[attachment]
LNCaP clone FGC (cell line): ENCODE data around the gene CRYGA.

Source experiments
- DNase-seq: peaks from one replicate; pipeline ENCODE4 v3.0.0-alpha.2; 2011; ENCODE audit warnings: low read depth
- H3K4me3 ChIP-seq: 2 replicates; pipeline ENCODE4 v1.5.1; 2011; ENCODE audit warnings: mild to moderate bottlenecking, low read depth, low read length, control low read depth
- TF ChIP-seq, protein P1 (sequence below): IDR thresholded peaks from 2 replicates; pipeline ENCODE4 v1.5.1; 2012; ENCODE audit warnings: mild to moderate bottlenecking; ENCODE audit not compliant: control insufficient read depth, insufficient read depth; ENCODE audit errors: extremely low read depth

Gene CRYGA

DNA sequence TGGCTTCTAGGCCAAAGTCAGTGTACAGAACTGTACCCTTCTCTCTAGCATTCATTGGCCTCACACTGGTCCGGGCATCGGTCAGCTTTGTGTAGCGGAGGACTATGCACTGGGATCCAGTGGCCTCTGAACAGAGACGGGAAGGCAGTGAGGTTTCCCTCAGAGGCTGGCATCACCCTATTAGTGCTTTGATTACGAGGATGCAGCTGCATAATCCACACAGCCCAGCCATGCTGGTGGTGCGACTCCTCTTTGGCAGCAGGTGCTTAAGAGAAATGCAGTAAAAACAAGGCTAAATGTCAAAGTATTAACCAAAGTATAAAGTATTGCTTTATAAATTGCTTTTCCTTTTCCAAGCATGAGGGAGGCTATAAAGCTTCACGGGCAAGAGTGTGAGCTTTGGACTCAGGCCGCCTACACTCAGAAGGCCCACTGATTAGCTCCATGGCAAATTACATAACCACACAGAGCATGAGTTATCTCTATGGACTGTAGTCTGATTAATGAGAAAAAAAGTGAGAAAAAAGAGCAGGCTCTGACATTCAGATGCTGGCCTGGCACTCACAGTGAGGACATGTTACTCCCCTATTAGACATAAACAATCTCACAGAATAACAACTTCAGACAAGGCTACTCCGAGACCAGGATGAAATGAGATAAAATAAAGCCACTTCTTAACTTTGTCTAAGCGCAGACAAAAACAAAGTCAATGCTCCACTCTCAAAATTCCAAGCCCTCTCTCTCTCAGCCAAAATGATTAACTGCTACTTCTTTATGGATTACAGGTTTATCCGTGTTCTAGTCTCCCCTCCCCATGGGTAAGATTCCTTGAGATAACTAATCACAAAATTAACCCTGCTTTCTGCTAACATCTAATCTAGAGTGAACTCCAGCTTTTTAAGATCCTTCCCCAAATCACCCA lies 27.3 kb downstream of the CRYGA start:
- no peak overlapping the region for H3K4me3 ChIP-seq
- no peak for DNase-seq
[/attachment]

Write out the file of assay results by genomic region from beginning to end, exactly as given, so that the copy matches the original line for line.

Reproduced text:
LNCaP clone FGC (cell line): ENCODE data around the gene CRYGA.

Source experiments
- DNase-seq: peaks from one replicate; pipeline ENCODE4 v3.0.0-alpha.2; 2011; ENCODE audit warnings: low read depth
- H3K4me3 ChIP-seq: 2 replicates; pipeline ENCODE4 v1.5.1; 2011; ENCODE audit warnings: mild to moderate bottlenecking, low read depth, low read length, control low read depth
- TF ChIP-seq, protein P1 (sequence below): IDR thresholded peaks from 2 replicates; pipeline ENCODE4 v1.5.1; 2012; ENCODE audit warnings: mild to moderate bottlenecking; ENCODE audit not compliant: control insufficient read depth, insufficient read depth; ENCODE audit errors: extremely low read depth

Gene CRYGA

DNA sequence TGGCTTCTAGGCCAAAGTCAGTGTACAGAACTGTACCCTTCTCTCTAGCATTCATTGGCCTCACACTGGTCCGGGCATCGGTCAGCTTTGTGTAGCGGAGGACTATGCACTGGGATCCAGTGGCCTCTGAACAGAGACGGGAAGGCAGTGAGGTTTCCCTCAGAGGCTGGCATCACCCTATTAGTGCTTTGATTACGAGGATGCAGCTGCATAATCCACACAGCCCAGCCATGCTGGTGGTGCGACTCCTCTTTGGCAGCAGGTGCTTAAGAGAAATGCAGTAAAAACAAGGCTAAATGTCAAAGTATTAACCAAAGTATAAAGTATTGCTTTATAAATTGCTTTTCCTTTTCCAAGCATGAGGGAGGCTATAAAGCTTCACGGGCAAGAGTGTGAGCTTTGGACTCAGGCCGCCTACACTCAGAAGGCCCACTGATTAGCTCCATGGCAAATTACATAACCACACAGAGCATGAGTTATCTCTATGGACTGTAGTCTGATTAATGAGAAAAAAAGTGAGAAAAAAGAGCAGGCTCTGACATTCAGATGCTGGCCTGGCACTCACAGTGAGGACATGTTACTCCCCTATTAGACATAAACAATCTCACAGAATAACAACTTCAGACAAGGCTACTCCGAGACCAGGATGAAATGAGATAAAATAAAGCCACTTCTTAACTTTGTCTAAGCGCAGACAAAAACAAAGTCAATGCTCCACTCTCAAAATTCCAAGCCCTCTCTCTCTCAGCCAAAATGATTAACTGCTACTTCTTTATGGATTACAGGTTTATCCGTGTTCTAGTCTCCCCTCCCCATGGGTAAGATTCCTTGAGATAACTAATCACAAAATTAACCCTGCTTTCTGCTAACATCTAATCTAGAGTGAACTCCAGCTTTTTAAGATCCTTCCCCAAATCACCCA lies 27.3 kb downstream of the CRYGA start:
- no peak overlapping the region for H3K4me3 ChIP-seq
- no peak for DNase-seq